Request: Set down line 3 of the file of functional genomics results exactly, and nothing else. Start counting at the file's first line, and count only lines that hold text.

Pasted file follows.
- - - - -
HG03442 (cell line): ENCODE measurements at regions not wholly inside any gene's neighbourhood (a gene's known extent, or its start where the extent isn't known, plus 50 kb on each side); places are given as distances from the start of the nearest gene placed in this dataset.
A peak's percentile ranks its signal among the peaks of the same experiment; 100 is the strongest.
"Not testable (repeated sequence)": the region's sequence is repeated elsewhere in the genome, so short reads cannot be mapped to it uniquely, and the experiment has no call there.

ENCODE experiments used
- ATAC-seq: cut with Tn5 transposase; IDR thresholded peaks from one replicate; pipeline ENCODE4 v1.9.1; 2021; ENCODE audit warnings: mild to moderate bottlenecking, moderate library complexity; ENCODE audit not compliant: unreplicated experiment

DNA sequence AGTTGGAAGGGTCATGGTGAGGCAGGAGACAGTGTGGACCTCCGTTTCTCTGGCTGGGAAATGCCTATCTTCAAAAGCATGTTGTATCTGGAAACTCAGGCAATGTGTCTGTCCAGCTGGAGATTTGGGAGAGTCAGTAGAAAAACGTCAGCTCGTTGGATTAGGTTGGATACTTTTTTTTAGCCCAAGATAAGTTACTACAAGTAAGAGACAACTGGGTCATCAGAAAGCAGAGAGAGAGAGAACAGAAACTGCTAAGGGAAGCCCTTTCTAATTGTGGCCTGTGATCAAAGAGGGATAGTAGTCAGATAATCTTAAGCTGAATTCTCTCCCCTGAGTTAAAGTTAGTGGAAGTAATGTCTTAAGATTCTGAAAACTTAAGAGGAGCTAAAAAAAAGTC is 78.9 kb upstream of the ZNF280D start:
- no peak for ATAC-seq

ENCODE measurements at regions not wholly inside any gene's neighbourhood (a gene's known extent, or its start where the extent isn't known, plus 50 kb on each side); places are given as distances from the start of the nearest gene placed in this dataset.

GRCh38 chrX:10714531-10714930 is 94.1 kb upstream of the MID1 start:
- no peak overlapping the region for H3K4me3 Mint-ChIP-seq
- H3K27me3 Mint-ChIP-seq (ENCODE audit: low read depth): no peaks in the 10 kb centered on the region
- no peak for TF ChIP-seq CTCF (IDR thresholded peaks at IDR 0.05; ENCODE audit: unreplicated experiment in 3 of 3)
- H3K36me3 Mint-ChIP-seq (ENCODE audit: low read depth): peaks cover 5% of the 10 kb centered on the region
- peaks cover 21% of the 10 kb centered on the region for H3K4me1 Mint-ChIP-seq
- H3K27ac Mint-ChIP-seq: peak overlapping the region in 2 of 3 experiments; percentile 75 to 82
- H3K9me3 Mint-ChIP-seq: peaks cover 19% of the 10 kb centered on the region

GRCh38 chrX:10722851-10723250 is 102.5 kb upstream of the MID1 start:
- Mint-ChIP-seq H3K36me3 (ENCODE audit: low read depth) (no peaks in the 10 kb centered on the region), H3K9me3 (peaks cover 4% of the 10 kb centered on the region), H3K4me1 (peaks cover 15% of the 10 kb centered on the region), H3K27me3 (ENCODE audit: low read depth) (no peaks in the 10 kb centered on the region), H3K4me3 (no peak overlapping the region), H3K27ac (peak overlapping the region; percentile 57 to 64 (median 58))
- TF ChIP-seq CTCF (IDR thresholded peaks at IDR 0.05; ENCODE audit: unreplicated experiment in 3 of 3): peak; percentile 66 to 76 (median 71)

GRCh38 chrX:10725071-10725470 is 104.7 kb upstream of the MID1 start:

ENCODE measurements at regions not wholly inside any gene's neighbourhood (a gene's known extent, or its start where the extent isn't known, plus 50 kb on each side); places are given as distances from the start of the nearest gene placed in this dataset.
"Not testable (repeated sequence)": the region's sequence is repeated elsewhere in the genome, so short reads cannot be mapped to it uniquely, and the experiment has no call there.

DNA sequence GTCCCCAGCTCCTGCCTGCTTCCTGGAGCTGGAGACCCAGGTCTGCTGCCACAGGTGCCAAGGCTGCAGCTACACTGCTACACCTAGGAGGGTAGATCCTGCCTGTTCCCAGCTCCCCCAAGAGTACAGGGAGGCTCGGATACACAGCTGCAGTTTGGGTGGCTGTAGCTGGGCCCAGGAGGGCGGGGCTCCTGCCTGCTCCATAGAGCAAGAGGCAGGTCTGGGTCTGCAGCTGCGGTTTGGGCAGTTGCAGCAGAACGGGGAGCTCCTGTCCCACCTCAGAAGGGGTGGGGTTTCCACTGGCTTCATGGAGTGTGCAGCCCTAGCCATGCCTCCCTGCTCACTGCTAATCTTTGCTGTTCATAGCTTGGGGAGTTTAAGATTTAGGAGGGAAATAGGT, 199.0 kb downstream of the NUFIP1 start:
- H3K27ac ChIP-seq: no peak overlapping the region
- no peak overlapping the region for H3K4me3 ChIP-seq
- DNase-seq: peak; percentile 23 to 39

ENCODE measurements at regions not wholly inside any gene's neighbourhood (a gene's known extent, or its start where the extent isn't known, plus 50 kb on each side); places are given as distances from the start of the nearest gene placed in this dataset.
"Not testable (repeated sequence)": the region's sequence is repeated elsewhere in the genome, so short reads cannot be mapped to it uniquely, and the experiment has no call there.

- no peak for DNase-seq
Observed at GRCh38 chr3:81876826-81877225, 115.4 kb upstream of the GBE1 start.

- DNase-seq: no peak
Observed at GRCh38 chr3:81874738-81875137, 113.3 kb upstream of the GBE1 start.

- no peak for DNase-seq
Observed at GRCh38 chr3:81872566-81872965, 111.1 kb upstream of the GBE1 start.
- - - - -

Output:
"Not testable (repeated sequence)": the region's sequence is repeated elsewhere in the genome, so short reads cannot be mapped to it uniquely, and the experiment has no call there.